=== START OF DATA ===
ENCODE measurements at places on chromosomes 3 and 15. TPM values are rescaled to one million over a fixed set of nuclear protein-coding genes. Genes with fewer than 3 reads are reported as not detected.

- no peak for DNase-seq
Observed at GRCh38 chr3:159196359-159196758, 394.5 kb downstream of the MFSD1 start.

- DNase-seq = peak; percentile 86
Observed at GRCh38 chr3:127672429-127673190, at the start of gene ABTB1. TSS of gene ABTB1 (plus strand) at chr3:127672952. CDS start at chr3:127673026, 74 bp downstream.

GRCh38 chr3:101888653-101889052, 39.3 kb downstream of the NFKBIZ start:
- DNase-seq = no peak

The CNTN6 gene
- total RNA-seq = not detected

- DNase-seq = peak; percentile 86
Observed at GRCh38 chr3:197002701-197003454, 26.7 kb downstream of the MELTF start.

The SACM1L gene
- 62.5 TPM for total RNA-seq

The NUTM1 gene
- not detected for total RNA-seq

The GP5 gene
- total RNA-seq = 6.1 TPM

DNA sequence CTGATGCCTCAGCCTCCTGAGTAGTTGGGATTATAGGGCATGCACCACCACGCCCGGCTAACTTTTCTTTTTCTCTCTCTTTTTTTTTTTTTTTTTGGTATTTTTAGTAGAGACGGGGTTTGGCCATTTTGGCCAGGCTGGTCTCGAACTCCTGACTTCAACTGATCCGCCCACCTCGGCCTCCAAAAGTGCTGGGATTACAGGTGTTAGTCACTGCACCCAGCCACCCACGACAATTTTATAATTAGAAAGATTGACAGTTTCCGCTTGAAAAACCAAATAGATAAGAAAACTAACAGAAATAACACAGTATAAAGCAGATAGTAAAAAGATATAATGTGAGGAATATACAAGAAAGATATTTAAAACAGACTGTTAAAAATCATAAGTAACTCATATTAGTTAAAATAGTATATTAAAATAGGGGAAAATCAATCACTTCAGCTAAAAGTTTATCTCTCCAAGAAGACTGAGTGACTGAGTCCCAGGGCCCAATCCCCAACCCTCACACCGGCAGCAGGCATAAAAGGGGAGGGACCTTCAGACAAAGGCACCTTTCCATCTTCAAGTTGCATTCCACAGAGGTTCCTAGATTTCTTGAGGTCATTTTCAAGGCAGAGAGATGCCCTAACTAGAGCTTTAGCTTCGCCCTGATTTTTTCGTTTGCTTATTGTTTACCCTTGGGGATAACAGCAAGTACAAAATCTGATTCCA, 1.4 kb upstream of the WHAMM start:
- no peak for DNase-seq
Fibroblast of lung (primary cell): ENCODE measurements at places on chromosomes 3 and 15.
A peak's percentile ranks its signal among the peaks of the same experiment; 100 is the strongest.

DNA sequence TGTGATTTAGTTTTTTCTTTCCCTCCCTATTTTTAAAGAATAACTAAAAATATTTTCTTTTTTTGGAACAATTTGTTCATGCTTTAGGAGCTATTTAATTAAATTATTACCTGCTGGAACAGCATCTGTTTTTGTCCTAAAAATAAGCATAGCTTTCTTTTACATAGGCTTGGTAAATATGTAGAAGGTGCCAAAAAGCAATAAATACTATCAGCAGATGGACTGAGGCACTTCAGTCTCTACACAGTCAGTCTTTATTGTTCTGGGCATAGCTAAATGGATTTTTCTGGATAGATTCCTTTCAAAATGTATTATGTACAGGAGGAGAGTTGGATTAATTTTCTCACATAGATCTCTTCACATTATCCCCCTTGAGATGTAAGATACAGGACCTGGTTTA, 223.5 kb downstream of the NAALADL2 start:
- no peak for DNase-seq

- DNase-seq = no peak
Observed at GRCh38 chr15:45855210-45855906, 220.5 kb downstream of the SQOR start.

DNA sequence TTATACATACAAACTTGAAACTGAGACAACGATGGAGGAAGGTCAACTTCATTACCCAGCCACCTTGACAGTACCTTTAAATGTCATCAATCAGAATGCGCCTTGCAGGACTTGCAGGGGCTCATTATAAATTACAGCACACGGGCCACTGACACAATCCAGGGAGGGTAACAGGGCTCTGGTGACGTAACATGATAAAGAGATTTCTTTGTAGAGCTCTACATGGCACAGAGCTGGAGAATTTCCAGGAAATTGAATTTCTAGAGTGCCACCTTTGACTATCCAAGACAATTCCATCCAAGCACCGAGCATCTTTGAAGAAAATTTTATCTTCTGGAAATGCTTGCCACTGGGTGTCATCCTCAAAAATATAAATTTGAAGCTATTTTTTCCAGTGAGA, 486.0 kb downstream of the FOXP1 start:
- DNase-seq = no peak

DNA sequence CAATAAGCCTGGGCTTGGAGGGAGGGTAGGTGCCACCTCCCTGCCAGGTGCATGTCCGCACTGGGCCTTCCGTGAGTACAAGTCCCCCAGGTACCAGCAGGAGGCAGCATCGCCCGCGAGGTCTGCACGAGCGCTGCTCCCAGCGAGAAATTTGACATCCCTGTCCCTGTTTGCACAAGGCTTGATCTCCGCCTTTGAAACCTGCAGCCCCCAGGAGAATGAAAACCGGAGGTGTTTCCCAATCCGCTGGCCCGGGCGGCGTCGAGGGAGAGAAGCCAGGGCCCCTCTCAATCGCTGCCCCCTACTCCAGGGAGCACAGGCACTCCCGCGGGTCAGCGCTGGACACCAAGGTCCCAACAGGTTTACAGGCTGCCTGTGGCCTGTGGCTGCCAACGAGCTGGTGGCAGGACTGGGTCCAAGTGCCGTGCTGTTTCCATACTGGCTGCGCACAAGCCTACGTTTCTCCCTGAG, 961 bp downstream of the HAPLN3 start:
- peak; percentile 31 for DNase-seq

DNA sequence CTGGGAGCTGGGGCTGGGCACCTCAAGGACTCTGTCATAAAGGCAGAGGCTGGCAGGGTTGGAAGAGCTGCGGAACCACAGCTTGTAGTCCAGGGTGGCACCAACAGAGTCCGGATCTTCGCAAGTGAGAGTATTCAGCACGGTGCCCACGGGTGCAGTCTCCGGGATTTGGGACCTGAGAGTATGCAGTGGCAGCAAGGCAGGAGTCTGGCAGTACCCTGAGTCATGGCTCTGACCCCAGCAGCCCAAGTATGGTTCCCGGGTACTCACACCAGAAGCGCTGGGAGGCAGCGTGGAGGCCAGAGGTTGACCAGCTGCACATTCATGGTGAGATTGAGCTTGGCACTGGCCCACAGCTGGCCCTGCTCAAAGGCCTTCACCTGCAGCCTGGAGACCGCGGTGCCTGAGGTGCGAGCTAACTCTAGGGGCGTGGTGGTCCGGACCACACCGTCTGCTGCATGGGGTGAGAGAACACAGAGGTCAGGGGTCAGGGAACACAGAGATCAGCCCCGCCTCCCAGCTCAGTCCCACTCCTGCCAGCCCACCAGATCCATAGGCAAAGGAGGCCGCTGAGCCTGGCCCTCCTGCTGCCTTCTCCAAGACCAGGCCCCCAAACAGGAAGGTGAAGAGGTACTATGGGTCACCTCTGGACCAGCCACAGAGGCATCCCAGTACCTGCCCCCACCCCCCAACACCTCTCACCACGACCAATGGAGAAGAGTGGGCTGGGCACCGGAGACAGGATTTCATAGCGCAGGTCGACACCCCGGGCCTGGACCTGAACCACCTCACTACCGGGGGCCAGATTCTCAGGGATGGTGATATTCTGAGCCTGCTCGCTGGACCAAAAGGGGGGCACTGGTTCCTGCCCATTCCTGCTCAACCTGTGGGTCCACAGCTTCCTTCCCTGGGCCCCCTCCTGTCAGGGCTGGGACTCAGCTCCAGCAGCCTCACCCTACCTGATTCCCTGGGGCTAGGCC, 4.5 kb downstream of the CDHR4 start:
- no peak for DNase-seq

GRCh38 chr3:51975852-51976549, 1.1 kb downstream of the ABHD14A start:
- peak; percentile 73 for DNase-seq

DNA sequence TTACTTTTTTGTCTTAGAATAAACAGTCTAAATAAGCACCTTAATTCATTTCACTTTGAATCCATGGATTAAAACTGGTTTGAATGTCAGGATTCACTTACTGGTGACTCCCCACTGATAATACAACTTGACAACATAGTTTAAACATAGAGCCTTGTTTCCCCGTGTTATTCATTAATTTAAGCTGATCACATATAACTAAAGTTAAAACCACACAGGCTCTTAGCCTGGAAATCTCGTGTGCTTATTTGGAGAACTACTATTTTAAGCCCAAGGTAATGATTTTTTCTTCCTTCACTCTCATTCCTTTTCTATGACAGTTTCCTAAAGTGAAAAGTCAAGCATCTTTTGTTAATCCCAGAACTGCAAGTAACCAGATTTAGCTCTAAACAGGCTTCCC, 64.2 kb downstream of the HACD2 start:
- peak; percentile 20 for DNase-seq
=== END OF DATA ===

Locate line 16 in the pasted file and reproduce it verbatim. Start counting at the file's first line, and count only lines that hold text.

The GP5 gene